State Nicknames and their Explanation

[Alabama - Georgia]   [Hawaii - Maryland]   [Massachusetts - New Jersey]
  [New Mexico - South Carolina]   [South Dakota - Wyoming]

Massachusetts
Early settlers were responsible for nicknaming the “Bay State” because of its proximity to several large bays. The “Old Colony State” refers to the original Plymouth colony.
source: State Names, Seals, Flags, and Symbols by Benjamin F. Shearer, Barbara S. Shearer ISBN 0313288623 1994

Michigan
Some people believe that Ohioans gave Michigan the nickname “The Wolverine State” around 1835 during a dispute over the Toledo strip, a piece of land along the border between Ohio and Michigan. Rumors in Ohio at the time described Michiganians as being as vicious and bloodthirsty as wolverines. This dispute became known as the Toledo War.

Another reason given for the nickname is a story that has Native Americans, during the 1830s, comparing Michigan settlers to wolverines. Some native people, according to this story, disliked the way settlers were taking the land because it made them think of how the gluttonous wolverine went after its food.

Another nickname for Michigan is the “Great Lake State.” Michigan's shores touch four of the five Great Lakes, and Michigan has more than 11,000 inland lakes. In Michigan, you are never more than 6 miles from an inland lake or more than 85 miles from a Great Lake. From 1969 to 1975 and from 1977 to 1983 Michigan's automobile license plates featured the legend, GREAT LAKE STATE.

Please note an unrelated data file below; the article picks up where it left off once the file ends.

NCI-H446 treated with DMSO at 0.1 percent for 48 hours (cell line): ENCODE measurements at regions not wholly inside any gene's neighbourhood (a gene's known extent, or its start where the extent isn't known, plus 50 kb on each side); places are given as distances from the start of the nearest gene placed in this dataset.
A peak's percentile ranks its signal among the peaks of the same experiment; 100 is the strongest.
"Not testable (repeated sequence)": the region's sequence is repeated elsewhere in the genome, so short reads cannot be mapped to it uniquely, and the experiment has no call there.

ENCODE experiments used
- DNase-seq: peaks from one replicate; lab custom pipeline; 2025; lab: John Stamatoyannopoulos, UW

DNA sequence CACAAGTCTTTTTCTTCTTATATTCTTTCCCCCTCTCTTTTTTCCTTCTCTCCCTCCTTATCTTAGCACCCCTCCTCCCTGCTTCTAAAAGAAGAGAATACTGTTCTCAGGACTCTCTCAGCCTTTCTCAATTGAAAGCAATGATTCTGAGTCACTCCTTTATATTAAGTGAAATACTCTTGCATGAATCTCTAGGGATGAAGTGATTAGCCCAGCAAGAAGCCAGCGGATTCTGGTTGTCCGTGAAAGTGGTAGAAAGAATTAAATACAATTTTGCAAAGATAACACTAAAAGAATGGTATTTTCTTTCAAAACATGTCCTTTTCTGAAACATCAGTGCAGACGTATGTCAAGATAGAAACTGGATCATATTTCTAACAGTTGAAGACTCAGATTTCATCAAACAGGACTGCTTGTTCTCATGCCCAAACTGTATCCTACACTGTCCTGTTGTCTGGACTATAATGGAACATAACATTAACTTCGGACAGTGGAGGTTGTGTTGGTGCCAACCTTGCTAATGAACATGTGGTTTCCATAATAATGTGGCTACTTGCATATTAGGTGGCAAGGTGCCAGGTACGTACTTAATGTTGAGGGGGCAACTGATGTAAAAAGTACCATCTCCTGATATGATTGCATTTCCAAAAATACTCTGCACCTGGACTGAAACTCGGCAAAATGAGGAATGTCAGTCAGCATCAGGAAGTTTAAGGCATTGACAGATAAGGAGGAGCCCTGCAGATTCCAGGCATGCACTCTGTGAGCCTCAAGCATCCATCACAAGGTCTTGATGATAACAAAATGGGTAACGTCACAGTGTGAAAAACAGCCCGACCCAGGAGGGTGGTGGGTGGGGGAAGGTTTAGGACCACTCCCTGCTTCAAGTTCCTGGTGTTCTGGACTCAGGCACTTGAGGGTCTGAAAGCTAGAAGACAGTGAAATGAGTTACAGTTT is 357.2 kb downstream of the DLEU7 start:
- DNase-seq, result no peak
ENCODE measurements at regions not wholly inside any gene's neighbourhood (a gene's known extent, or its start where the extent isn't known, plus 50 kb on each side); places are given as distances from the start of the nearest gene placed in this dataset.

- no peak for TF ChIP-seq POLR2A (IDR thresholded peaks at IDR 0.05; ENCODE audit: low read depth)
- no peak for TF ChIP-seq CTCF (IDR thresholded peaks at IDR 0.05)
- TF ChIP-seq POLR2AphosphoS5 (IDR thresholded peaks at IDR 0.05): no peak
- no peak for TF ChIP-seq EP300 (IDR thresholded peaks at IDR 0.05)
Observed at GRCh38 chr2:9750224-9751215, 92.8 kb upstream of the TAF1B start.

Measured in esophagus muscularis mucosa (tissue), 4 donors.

source: http://www.sos.state.mi.us/history/michinfo/michfaq/michfaq.html

Minnesota
“L'Etoile du Nord” or “The Star of North” is the state motto of Minnesota. The “North Star State” has given people a sense of direction over the course of time.
Minnesota is known on its license plates as the “Land of 10,000 Lakes,” but Minnesota actually has 12,000 lakes.
source: http://www.state.mn.us/aam/aamp1-6.html

Mississippi
The “Magnolia State” is named because of the abundance of magnolia flowers and trees in the state. The magnolia is the official state flower and the official state tree.
source: State Names, Seals, Flags, and Symbols by Benjamin F. Shearer, Barbara S. Shearer

Missouri
“Show Me State” A name attributed to Representative Willard Van Diver. It connotes a certain self-deprecating stubbornness and devotion to simple common sense.
source: State Names, Seals, Flags, and Symbols by Benjamin F. Shearer, Barbara S. Shearer

Montana
“Treasure State” refers to the importance of mining in Montana.
source: State Names, Seals, Flags, and Symbols by Benjamin F. Shearer, Barbara S. Shearer

Nebraska
The 1945 Legislature changed the official state name to the
“Cornhusker State”. The name is derived from the nickname for the University of Nebraska athletic teams - the "Cornhuskers" - which was coined in 1900 by Charles S. "Cy" Sherman, a sportswriter for the Nebraska State Journal in Lincoln. "Cornhuskers" replaced earlier nicknames, such as "Golden Knights", "Antelopes", and "Bugeaters". The term "cornhusker" comes from the method of harvesting or "husking" corn by hand, which was common in Nebraska before the invention of husking machinery.
source: http://visitnebraska.org/nefacts/

Nevada
Called the “Silver State" because of its large silver mine industries. Named as the “Sage State” and the “Sagebrush State” for the wild sage that grows there prolifically.
source: State Names, Seals, Flags, and Symbols by Benjamin F. Shearer, Barbara S. Shearer

New Hampshire
Granite is the traditional rock in New Hampshire. It gave New Hampshire its nickname of “The Granite State.” New Hampshire once had a large industry surrounding the quarrying of granite.
source: http://www.state.nh.us/nhinfo/rock.html

New Jersey
A distinguished citizen of Camden, Hon. Abraham Browning , stirred the pride of Jerseymen by telling them, at the Centennial Exhibition in Philadelphia, on New Jersey Day, August 24, 1876, that our “Garden State” is like a huge barrel, with both ends open, one of which is plucked by New York and the other by Pennsylvania.
source: http://www.state.nj.us/njfacts/garden.htm